Exposure to alternative investments, specifically, private equity, private credit, private real estate, and hedge funds, may complement traditional portfolios by providing uncorrelated returns that increase diversification, as well as the potential for enhanced capital appreciation or income. However, investors trade off the liquidity of being able to sell securities at any time through the public markets in order to have the opportunity to realize the performance premium that alternative investments offer through longer term strategies.
Different alternative investment strategies separately address different investment goals. Private equity may provide greater capital appreciation that complements publicly traded stocks, while private credit can offer enhanced income that complements public debt securities. In addition, private real estate can offer both income and capital appreciation, while fund of fund strategies that invest in hedge funds can mitigate risks.
The number of publicly traded stocks has fallen by roughly half in recent decades through mergers and bankruptcies, making private equity an attractive option to seek companies creating new markets. But private equity previously acquired a negative connotation due to past practices that were perceived as greedy. Paying down debt and seeking a higher multiple to realize returns, often led to cost cutting that negatively impacted employees and their communities through layoffs and facility closures. However, value drivers have changed over time. Managers today seek to improve operating performance by increasing revenue and expanding profit margins through proactive intervention to provide support. Furthermore, private equity is not at the mercy of traders and quarterly earnings guidance that may result in volatility from negative surprises, which are uncorrelated to returns based on a company’s fundamental improvements.
Recent decades have also seen a significant decline in the number of banks due to consolidation, regulation and bankruptcies, creating a need for new lenders to corporations. Private credit has helped bridge this funding need while offering investors better terms than corporate bonds provide. Terms include floating rates that increase with rising market interest rates and provide a hedge against inflation, while bonds with fixed rates decline in price to offer higher yields to attract purchasers in public markets. Floating rates enhance uncorrelated returns relative to fixed rates. In addition, private credit may have protection from bankruptcy by having as collateral the assets of a company that unsecured bonds do not.
Private real estate offers current income from rents as a primary objective and capital appreciation as a secondary objective from the sale of properties. Real estate historically was negatively correlated to stocks. However, publicly traded real estate investment trusts (REITs) have increasingly greater positive correlations to stocks due to market-related beta returns following central bank liquidity injections. Private real estate offers uncorrelated returns to public REITs by being valued on net assets based on methodologies such as discounted cash flows or recent property sales.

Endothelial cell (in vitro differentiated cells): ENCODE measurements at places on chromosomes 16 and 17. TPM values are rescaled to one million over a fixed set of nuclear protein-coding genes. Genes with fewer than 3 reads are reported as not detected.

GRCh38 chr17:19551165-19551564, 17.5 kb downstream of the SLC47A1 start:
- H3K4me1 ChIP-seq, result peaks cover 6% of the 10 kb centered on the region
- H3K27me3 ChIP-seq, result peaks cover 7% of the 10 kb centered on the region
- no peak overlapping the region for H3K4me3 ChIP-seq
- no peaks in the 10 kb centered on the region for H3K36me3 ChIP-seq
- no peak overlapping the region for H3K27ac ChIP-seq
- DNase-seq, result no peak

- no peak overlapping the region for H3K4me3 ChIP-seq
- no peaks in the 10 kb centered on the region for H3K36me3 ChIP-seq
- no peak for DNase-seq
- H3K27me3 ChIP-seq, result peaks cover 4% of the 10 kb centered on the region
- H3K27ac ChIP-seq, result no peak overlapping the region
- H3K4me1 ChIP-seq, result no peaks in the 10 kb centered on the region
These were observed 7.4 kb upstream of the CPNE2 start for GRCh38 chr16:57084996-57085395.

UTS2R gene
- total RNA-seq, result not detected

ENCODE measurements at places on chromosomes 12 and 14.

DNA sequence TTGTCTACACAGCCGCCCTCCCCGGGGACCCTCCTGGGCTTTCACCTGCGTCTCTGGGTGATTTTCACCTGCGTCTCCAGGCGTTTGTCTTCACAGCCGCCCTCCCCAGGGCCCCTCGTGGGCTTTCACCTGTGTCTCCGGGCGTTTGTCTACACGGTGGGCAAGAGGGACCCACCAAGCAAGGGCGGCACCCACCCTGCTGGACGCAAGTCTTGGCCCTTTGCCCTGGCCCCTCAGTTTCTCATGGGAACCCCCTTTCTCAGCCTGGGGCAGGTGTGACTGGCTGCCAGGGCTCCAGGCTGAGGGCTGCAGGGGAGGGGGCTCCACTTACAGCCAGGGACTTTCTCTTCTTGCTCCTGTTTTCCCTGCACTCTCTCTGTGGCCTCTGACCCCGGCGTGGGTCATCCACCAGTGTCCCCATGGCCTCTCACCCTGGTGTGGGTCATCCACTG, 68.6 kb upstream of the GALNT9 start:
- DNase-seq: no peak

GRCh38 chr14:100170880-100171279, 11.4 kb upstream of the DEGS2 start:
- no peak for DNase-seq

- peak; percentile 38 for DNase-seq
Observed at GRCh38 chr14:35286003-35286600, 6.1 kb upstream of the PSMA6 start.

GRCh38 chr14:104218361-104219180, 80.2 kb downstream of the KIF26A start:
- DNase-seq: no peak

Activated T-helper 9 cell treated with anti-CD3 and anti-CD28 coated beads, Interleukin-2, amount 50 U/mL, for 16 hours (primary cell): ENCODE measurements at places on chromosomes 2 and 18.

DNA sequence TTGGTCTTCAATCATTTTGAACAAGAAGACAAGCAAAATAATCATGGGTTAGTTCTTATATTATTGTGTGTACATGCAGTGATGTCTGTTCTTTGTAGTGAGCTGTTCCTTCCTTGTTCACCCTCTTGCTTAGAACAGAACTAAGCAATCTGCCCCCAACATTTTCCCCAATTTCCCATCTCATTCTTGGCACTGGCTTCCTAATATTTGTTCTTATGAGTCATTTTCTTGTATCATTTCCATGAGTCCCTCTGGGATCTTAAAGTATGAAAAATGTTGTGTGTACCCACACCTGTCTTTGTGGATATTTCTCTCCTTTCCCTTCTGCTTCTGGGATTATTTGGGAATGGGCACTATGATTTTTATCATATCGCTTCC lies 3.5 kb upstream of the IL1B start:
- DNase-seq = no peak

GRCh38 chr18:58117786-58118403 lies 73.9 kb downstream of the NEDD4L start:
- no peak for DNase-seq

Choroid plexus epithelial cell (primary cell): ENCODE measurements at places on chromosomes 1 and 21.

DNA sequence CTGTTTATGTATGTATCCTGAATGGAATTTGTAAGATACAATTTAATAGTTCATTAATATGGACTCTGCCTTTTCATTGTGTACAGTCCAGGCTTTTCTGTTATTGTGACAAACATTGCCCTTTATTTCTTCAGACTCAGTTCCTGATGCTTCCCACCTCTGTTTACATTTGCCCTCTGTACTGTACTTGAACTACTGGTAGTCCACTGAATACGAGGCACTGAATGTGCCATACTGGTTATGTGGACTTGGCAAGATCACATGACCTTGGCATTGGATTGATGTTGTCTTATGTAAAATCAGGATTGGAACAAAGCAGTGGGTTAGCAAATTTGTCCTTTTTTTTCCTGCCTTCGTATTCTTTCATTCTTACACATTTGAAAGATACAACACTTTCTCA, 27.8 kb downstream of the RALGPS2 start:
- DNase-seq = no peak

Each of the above strategies provides uncorrelated returns based on current fundamentals and over-time improvements in the underlying companies or real estate assets. This, compared to their traditional public counterparts based on market prices that are subject to swings in investor sentiment.
Industry leading hedge funds formerly attracted inflows by generating outsized returns year after year. But other hedge funds attracted notoriety by failing, due to using debt to take concentrated positions in securities that performed dismally. As a result of growing competition using similar strategies, the expected aggregate returns from hedge funds as an asset class have been substantially lower since their heyday. Alternative investment managers now employ hedge funds to reduce risk in client portfolios. By structuring fund of fund strategies that invest in hedge funds across multiple asset classes, managers seek to deliver relatively steady equity-like performance with uncorrelated returns from lower risk targets than expected market volatility.
Implemented together, alternative investments can provide risk mitigation from uncorrelated returns, along with the potential for enhanced capital appreciation and income. The benefits of alternative investments can be measured over time by how efficiently they generate returns relative to their risk, or their risk-adjusted returns. By adding a mix of alternative investments that have a higher risk-adjusted return than a traditional portfolio, the blended results can enhance an investors potential to achieve their specific financial goals.
Stay tuned for our next blog that outlines why these financial opportunities have been historically accessible to institutions and high net worth individuals alone and how Poolit is aiming to expand that access to all accredited investors. Join the waitlist at www.thepoolit.com to gain early access to alternative investments when we launch our app this fall.